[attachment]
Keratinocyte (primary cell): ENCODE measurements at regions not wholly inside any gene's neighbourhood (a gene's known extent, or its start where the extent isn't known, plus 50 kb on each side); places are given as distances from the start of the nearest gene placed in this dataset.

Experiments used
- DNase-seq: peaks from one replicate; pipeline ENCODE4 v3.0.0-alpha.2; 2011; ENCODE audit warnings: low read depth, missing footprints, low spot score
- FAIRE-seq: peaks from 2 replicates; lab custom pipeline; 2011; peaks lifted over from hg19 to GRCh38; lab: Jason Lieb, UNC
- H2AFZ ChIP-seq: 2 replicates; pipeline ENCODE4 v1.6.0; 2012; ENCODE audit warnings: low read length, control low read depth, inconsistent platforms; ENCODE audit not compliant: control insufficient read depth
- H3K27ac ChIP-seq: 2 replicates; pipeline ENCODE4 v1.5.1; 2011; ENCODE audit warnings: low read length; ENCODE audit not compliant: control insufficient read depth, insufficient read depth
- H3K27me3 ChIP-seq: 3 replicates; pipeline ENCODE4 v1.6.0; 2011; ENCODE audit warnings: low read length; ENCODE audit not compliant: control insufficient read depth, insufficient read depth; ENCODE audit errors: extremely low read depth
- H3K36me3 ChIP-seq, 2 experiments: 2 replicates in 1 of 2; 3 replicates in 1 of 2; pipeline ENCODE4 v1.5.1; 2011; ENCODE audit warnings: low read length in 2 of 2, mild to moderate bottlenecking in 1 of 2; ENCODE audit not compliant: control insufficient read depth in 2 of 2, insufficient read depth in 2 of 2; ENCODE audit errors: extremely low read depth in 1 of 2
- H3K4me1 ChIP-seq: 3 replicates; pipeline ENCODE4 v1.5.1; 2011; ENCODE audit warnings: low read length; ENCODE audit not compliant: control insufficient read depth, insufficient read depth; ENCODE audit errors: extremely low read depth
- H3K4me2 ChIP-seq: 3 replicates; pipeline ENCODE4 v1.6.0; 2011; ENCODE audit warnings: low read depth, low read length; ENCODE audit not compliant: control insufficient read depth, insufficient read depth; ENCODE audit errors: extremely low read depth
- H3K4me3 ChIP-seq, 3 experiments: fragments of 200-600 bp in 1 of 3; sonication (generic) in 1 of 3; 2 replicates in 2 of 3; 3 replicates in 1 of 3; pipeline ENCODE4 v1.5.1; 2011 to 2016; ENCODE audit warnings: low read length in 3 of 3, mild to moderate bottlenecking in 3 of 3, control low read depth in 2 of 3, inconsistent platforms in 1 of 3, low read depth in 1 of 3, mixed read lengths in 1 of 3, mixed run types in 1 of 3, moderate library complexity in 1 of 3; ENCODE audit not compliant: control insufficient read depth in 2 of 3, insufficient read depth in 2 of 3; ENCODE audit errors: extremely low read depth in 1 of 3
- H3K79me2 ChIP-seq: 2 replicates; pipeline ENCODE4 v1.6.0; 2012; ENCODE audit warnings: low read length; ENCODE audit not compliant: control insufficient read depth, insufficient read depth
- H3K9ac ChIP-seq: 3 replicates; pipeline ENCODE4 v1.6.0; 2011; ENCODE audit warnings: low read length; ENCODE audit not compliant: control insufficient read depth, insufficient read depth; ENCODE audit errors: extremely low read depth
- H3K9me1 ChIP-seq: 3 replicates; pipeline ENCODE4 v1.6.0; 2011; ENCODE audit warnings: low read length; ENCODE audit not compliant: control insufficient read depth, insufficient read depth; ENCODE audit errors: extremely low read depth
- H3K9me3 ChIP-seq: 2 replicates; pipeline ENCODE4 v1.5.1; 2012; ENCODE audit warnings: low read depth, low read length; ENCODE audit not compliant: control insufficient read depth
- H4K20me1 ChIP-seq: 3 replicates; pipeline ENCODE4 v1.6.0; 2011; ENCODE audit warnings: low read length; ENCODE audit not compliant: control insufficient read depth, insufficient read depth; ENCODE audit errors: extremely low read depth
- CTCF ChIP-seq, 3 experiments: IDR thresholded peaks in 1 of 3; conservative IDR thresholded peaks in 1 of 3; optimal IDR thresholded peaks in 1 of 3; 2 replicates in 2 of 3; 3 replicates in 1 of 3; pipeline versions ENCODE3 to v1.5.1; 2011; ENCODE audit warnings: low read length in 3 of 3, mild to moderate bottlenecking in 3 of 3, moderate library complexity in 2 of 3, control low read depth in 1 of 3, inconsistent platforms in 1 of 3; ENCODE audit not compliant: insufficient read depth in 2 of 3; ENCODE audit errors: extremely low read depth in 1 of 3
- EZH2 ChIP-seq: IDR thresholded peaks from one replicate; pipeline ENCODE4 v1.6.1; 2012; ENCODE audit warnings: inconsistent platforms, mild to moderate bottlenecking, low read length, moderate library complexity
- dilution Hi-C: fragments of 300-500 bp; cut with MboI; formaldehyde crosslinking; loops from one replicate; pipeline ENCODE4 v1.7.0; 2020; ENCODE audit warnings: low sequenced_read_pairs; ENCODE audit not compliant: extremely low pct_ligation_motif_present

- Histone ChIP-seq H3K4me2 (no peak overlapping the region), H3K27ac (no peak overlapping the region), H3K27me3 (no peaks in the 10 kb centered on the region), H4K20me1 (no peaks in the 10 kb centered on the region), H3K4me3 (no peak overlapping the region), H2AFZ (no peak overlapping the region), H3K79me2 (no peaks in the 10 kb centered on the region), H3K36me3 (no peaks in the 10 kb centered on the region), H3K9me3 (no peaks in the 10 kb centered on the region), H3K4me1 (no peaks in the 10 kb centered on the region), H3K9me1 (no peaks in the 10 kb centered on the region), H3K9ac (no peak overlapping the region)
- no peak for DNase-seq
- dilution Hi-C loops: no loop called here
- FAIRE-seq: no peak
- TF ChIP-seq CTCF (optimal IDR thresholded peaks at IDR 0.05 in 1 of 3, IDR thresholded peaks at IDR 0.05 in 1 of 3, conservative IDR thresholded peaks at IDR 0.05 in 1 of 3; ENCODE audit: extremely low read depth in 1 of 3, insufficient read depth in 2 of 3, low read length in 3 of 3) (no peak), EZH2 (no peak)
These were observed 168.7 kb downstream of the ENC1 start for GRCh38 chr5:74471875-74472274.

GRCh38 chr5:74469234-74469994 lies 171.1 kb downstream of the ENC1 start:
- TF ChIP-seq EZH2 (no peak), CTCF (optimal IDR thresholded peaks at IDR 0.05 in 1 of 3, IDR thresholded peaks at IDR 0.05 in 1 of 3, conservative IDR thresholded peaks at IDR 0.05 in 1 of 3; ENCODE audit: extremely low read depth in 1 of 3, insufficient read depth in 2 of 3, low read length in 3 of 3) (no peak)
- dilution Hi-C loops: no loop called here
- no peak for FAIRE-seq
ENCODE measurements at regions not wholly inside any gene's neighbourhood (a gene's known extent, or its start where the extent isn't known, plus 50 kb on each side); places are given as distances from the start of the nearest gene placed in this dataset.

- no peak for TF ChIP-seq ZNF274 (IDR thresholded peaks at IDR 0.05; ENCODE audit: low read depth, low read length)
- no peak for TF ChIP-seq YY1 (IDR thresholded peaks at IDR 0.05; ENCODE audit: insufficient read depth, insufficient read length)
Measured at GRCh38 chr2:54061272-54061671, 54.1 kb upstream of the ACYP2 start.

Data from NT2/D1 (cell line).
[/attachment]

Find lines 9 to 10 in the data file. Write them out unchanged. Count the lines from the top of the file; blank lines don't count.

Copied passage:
- H3K4me1 ChIP-seq: 3 replicates; pipeline ENCODE4 v1.5.1; 2011; ENCODE audit warnings: low read length; ENCODE audit not compliant: control insufficient read depth, insufficient read depth; ENCODE audit errors: extremely low read depth
- H3K4me2 ChIP-seq: 3 replicates; pipeline ENCODE4 v1.6.0; 2011; ENCODE audit warnings: low read depth, low read length; ENCODE audit not compliant: control insufficient read depth, insufficient read depth; ENCODE audit errors: extremely low read depth